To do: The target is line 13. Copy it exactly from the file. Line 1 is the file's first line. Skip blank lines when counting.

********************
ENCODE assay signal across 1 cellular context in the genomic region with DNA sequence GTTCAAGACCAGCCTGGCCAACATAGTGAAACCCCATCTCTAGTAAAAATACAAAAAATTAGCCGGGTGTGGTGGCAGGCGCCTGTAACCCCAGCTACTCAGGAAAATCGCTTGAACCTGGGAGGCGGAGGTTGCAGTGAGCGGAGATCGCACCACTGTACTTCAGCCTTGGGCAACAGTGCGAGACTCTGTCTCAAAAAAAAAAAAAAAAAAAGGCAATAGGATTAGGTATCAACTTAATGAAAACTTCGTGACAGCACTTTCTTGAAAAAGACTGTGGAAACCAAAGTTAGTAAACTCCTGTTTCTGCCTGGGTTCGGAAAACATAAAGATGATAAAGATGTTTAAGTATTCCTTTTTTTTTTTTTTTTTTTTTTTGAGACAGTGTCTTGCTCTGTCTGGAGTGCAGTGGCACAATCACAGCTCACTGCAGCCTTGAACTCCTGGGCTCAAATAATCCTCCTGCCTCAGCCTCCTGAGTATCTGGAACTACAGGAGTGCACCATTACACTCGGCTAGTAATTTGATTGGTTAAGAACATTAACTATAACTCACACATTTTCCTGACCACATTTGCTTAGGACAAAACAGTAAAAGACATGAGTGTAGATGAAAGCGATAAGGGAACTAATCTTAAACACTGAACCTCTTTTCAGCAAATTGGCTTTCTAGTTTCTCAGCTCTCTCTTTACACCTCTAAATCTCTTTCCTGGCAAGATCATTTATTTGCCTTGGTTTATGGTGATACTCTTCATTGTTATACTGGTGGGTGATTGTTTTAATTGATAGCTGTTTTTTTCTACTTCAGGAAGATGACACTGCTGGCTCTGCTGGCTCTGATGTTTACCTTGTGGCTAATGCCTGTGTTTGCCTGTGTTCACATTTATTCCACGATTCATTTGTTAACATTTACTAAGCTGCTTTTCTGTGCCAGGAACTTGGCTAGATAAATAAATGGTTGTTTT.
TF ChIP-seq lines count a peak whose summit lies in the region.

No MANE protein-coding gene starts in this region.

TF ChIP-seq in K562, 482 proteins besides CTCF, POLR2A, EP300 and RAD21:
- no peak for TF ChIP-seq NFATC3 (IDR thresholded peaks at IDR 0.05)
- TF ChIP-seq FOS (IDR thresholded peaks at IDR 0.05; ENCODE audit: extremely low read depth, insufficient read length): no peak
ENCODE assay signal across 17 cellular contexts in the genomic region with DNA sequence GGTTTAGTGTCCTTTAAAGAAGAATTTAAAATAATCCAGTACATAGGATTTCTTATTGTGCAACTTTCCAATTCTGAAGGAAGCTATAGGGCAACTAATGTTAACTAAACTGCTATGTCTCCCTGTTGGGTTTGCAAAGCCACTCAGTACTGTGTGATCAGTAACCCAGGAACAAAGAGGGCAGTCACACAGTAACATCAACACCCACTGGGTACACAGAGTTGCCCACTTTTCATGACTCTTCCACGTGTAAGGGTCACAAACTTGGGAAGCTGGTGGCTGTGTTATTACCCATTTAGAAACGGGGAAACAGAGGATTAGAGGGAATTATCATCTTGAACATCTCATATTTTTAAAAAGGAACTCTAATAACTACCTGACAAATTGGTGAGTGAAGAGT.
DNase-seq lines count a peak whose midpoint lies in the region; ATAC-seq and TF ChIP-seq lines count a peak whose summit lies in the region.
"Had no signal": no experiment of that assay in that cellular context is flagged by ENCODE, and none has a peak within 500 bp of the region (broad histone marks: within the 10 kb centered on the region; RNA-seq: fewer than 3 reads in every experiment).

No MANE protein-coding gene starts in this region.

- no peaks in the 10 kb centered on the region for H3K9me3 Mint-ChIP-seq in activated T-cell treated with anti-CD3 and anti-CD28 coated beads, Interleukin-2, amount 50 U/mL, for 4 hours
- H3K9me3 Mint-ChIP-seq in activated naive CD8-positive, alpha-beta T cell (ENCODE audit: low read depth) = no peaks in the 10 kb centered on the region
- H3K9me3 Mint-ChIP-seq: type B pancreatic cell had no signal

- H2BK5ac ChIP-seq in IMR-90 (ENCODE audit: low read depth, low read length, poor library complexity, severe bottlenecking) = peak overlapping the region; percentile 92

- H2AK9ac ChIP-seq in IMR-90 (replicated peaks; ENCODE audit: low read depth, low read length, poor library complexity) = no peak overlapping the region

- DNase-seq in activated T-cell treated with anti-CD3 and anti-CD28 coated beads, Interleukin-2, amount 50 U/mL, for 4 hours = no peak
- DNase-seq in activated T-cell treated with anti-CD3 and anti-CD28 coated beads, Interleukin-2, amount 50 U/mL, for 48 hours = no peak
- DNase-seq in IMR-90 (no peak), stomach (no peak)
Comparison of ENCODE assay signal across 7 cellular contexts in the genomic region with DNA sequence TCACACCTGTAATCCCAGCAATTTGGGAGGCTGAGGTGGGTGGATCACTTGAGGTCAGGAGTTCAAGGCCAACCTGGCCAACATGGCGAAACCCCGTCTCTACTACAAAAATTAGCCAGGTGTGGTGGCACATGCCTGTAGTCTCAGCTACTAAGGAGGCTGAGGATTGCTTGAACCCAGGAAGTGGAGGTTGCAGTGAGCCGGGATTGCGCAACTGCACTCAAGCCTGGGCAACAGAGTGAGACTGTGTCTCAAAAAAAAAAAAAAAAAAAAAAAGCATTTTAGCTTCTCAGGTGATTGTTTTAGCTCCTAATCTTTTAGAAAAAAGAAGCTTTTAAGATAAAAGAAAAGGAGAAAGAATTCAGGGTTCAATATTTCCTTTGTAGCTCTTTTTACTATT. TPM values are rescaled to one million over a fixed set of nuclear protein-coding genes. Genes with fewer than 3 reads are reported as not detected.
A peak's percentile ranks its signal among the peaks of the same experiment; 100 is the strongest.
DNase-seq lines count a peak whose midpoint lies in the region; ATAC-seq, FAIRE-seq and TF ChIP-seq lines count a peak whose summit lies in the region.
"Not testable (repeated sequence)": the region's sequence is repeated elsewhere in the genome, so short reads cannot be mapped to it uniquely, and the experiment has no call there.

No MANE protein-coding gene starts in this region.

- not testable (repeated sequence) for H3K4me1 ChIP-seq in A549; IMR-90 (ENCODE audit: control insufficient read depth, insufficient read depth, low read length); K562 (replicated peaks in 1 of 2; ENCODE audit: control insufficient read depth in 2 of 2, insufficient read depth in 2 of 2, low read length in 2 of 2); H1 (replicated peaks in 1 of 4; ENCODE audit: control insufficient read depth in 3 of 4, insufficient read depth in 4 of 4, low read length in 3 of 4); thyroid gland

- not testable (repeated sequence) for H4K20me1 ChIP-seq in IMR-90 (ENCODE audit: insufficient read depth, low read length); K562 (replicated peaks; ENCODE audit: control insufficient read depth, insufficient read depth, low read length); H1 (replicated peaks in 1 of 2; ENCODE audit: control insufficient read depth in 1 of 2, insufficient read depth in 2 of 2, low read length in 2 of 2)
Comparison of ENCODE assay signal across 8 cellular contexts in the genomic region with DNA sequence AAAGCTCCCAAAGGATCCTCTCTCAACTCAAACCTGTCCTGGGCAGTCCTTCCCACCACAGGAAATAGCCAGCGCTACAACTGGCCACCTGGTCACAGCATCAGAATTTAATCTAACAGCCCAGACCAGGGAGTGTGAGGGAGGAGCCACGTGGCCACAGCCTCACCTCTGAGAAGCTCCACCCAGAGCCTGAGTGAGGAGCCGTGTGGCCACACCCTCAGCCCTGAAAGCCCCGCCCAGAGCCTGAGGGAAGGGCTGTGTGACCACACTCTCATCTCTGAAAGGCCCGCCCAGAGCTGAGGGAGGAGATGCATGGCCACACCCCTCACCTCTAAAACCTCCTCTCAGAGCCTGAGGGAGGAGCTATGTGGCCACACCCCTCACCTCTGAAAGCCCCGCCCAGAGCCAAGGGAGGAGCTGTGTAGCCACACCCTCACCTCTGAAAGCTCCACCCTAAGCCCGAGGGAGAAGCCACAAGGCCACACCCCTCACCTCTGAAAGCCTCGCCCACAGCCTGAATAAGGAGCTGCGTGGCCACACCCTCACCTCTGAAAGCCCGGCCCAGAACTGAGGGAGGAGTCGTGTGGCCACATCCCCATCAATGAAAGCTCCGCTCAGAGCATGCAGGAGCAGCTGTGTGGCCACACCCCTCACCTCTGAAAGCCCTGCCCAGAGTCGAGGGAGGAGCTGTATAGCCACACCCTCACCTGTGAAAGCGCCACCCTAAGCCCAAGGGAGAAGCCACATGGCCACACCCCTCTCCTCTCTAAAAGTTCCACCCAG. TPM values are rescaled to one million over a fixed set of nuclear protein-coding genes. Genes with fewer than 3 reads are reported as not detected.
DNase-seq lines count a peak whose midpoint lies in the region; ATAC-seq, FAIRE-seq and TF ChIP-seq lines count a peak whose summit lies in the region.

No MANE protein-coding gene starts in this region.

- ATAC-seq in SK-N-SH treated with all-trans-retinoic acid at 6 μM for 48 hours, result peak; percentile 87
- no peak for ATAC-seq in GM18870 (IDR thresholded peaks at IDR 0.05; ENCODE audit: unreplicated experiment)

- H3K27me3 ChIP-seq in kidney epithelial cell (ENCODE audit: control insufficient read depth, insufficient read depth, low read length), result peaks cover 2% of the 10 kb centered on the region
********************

- H3K9me3 Mint-ChIP-seq: type B pancreatic cell had no signal